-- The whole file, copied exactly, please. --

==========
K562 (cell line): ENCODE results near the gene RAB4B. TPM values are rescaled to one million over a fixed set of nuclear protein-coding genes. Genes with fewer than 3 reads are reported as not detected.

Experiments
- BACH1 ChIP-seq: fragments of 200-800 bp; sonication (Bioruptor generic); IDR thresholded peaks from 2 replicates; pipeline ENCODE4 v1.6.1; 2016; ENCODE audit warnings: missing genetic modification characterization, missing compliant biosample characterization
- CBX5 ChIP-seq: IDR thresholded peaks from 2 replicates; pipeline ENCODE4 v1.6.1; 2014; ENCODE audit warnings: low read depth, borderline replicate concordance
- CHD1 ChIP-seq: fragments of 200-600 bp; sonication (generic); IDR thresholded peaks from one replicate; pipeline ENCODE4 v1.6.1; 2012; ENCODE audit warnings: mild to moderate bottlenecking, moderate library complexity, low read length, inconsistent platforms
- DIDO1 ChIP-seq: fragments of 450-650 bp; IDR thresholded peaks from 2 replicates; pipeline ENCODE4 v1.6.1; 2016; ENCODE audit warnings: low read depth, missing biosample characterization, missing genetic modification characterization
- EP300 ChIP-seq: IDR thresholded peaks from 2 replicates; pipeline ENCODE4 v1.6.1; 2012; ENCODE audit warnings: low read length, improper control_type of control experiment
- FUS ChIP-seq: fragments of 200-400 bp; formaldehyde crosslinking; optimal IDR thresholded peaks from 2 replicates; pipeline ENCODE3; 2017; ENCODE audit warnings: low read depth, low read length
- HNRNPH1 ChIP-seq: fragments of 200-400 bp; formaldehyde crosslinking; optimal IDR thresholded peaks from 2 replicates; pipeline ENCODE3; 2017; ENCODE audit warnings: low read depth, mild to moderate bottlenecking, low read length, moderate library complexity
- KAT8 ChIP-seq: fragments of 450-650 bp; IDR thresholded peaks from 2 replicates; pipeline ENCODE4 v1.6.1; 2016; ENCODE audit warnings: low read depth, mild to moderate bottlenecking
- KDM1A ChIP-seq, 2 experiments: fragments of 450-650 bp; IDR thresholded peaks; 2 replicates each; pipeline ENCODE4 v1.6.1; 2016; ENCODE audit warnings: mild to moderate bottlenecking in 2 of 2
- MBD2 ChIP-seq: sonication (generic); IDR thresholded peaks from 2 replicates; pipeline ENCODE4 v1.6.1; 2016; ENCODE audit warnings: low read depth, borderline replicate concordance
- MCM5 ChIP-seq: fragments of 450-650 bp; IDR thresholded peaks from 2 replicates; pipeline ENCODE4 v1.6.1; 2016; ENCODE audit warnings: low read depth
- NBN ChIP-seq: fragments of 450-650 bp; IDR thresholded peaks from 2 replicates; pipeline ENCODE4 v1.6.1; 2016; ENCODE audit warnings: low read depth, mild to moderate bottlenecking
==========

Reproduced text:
K562 (cell line): ENCODE results near the gene RAB4B. TPM values are rescaled to one million over a fixed set of nuclear protein-coding genes. Genes with fewer than 3 reads are reported as not detected.

Experiments
- BACH1 ChIP-seq: fragments of 200-800 bp; sonication (Bioruptor generic); IDR thresholded peaks from 2 replicates; pipeline ENCODE4 v1.6.1; 2016; ENCODE audit warnings: missing genetic modification characterization, missing compliant biosample characterization
- CBX5 ChIP-seq: IDR thresholded peaks from 2 replicates; pipeline ENCODE4 v1.6.1; 2014; ENCODE audit warnings: low read depth, borderline replicate concordance
- CHD1 ChIP-seq: fragments of 200-600 bp; sonication (generic); IDR thresholded peaks from one replicate; pipeline ENCODE4 v1.6.1; 2012; ENCODE audit warnings: mild to moderate bottlenecking, moderate library complexity, low read length, inconsistent platforms
- DIDO1 ChIP-seq: fragments of 450-650 bp; IDR thresholded peaks from 2 replicates; pipeline ENCODE4 v1.6.1; 2016; ENCODE audit warnings: low read depth, missing biosample characterization, missing genetic modification characterization
- EP300 ChIP-seq: IDR thresholded peaks from 2 replicates; pipeline ENCODE4 v1.6.1; 2012; ENCODE audit warnings: low read length, improper control_type of control experiment
- FUS ChIP-seq: fragments of 200-400 bp; formaldehyde crosslinking; optimal IDR thresholded peaks from 2 replicates; pipeline ENCODE3; 2017; ENCODE audit warnings: low read depth, low read length
- HNRNPH1 ChIP-seq: fragments of 200-400 bp; formaldehyde crosslinking; optimal IDR thresholded peaks from 2 replicates; pipeline ENCODE3; 2017; ENCODE audit warnings: low read depth, mild to moderate bottlenecking, low read length, moderate library complexity
- KAT8 ChIP-seq: fragments of 450-650 bp; IDR thresholded peaks from 2 replicates; pipeline ENCODE4 v1.6.1; 2016; ENCODE audit warnings: low read depth, mild to moderate bottlenecking
- KDM1A ChIP-seq, 2 experiments: fragments of 450-650 bp; IDR thresholded peaks; 2 replicates each; pipeline ENCODE4 v1.6.1; 2016; ENCODE audit warnings: mild to moderate bottlenecking in 2 of 2
- MBD2 ChIP-seq: sonication (generic); IDR thresholded peaks from 2 replicates; pipeline ENCODE4 v1.6.1; 2016; ENCODE audit warnings: low read depth, borderline replicate concordance
- MCM5 ChIP-seq: fragments of 450-650 bp; IDR thresholded peaks from 2 replicates; pipeline ENCODE4 v1.6.1; 2016; ENCODE audit warnings: low read depth
- NBN ChIP-seq: fragments of 450-650 bp; IDR thresholded peaks from 2 replicates; pipeline ENCODE4 v1.6.1; 2016; ENCODE audit warnings: low read depth, mild to moderate bottlenecking